As always, you can listen to it here or subscribe to the podcast on iTunes or wherever you download your podcasts.

Building Magical Worlds

So my daughter recently finished reading all 4,000 pages of the Harry Potter series. In doing so I'm pretty sure she developed a lifetime love of reading.

Back in the early 2000s I read the first book (Harry Potter and the Sorcerer’s Stone) and although I enjoyed it, I didn’t feel the need to keep reading the new volumes as they were released. I watched the movies, so I had a general idea of what was going on as my little reader became completely engrossed in reading the second, third, fourth, fifth, sixth and seventh volumes.

I’m not quite sure what secret ingredient J. K. Rowling put into her stories, but it’s definitely there. Maybe it’s the characters, maybe it’s the story, but I think a lot has to do with the rich and complicated world she was able to build. Details matter - that’s what makes Hogwarts and Hogsmeade seem just as real as London.

I try and insert a little bit of magic whenever I design a building. Of course you have a little more freedom in fiction than you do with concrete and steel and wood. Still, I think it’s a good thing to aspire to do.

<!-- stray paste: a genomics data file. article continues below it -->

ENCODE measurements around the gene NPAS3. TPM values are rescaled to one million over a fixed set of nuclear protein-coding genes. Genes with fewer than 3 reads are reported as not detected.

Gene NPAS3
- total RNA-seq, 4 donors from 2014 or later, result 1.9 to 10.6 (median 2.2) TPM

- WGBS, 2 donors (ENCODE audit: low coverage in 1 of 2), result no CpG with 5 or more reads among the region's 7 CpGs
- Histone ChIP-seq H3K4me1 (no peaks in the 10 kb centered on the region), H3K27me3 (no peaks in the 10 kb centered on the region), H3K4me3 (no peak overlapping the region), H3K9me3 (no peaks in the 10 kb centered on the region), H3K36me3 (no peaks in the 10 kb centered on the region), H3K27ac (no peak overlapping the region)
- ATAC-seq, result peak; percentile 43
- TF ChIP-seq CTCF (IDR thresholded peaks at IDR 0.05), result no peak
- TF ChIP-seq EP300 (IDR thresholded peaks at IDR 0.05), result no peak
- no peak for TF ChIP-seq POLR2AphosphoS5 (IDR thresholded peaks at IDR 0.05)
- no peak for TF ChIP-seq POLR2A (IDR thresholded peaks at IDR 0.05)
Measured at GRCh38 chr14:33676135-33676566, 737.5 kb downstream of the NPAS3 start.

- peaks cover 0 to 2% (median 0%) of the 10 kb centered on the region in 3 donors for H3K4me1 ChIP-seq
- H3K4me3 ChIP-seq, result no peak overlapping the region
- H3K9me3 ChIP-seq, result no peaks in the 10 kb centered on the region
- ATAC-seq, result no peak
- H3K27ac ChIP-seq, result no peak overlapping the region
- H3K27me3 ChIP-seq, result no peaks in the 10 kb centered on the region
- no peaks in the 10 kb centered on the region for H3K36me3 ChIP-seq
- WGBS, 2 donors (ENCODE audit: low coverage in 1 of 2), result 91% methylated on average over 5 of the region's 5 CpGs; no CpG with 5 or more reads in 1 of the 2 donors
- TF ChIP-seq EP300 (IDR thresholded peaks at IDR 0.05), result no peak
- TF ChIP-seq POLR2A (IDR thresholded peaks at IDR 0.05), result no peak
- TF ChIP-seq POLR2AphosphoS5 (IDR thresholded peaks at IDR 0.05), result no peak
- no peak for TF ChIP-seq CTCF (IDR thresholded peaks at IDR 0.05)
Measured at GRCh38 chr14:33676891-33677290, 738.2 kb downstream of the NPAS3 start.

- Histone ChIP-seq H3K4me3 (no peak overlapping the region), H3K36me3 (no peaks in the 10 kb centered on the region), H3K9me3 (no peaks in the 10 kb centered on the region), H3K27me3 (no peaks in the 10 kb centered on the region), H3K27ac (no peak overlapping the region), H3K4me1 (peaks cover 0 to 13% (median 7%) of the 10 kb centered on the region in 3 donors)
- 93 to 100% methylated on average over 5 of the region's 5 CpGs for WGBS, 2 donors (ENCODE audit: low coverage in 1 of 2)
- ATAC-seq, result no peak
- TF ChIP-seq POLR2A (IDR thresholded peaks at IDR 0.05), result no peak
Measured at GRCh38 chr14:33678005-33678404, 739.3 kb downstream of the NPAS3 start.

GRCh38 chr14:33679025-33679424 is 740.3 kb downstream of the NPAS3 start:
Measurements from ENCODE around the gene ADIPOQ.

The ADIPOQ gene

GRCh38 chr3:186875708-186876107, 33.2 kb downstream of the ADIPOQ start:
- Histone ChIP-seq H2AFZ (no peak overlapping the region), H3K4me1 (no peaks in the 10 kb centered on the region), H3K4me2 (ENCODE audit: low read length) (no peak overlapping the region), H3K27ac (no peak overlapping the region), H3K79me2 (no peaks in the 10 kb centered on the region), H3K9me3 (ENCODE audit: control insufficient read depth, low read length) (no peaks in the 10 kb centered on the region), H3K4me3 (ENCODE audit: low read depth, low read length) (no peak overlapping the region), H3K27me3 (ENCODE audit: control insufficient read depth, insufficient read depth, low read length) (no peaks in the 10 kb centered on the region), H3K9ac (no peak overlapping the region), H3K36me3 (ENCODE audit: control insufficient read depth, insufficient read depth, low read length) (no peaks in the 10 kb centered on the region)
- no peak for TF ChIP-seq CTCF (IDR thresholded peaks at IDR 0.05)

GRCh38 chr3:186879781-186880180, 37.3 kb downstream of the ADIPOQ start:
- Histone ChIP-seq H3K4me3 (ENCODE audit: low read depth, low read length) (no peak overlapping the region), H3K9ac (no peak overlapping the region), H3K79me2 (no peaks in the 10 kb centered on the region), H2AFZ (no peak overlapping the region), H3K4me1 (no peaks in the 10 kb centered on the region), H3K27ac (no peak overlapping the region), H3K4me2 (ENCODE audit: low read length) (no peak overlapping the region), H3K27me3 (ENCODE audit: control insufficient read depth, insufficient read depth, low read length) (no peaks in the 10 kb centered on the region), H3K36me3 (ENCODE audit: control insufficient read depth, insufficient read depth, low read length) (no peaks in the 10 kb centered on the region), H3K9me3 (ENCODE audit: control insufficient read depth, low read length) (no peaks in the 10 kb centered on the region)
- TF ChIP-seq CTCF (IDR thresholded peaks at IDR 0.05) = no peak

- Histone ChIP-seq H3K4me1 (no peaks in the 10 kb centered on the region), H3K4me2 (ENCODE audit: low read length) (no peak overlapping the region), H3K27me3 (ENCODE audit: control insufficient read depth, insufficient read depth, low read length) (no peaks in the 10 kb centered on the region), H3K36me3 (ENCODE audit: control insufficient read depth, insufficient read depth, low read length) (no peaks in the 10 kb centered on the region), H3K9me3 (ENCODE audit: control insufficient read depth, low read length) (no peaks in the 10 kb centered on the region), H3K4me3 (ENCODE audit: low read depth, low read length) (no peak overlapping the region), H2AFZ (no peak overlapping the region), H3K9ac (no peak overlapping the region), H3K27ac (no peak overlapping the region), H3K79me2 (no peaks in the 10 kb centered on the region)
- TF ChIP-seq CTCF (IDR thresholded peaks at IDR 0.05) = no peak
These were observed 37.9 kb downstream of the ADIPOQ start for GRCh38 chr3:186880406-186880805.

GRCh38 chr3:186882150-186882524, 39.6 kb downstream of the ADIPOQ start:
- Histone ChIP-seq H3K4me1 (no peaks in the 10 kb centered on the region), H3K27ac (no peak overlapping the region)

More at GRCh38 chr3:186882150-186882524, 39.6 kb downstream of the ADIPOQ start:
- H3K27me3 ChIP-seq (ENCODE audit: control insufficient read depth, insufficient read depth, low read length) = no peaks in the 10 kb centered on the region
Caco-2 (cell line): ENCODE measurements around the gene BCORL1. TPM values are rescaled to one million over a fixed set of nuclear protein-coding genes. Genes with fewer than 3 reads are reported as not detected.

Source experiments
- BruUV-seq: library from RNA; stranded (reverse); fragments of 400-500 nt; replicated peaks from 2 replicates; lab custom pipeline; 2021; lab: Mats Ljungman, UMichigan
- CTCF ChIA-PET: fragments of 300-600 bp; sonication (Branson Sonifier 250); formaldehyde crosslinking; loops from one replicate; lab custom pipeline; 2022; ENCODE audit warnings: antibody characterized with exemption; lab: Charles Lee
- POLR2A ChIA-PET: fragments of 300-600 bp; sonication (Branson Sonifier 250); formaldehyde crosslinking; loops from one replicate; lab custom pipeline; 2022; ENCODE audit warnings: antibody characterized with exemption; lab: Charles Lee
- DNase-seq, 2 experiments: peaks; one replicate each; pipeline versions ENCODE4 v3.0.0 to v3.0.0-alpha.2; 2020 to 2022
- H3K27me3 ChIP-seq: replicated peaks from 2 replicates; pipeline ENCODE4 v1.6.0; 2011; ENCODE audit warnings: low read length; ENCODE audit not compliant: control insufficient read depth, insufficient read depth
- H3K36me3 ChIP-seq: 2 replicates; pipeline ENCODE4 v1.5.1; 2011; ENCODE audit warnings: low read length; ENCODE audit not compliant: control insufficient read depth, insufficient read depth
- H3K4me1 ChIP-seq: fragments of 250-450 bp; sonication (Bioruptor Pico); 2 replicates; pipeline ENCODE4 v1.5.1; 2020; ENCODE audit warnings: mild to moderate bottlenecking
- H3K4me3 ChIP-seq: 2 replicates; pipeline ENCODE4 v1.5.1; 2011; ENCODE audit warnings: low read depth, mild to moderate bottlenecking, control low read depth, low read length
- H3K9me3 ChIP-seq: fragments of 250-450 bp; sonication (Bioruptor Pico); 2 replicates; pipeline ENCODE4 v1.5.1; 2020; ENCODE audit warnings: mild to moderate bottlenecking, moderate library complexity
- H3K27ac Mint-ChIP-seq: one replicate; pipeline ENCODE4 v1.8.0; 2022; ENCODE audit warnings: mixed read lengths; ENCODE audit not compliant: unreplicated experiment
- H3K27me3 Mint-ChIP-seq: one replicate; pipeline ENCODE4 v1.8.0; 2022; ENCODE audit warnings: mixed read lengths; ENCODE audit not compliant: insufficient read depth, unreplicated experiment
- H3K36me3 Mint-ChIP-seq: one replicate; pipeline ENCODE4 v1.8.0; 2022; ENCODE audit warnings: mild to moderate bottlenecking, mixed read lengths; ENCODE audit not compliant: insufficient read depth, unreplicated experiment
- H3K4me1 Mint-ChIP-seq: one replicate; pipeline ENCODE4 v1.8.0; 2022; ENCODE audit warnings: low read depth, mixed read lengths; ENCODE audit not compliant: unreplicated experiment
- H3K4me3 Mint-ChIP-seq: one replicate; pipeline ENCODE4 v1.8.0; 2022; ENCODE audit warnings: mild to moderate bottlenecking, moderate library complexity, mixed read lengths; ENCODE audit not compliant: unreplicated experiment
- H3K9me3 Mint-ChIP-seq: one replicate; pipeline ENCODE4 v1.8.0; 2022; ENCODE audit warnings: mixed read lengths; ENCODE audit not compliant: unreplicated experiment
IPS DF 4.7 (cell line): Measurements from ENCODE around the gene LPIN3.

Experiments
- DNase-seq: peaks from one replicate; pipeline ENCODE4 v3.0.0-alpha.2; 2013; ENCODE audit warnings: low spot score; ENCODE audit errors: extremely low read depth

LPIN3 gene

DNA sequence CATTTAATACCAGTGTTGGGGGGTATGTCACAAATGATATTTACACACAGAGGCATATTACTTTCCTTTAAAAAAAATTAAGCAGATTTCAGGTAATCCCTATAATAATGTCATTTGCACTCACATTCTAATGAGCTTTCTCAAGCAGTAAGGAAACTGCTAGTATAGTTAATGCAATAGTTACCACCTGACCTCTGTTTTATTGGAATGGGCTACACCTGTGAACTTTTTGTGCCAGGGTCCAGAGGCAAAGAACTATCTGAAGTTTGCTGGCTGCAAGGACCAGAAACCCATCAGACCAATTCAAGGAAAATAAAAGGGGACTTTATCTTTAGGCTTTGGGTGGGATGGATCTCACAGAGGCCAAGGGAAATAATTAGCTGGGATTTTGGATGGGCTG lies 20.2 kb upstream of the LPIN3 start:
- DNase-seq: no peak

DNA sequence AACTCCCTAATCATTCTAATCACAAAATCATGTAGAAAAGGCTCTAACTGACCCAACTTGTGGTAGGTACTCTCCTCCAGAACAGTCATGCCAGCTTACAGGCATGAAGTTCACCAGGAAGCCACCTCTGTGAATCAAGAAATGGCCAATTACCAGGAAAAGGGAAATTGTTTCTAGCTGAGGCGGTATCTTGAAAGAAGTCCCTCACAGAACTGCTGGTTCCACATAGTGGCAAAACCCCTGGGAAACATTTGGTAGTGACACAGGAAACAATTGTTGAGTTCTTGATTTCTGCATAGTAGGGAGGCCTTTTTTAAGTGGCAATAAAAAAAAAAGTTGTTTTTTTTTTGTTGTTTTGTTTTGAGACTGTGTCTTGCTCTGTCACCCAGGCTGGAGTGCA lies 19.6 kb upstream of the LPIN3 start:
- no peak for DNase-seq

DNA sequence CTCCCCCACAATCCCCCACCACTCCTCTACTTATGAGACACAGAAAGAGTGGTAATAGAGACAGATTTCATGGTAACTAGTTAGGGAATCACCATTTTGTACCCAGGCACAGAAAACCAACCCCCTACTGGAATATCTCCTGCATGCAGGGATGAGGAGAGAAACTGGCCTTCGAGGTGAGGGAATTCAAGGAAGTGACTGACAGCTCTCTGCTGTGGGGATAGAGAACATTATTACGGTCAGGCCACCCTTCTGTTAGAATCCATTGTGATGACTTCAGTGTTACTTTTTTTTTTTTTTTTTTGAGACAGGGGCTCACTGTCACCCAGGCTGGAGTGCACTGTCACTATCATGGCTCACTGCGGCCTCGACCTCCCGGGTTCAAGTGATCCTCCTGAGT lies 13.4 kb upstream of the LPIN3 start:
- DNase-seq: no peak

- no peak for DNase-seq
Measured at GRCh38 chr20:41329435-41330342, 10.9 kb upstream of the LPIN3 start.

Fort Stockton rising

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It’s been almost four years since we first started working with the good people of Fort Stockton on their new community theatre. In the time since then the design has evolved and funds have been raised. For so long it remained a hypothetical exercise - something that existed only on paper - and so it’s incredibly exciting now that dirt is moving and concrete is being poured.

The new theatre will actually be an addition to their existing facility. Their old building will become an event space and next to it will be their new stage and 125-seat house. On the corner there will be a support wing with storage and dressing rooms for the actors and restrooms for the audience.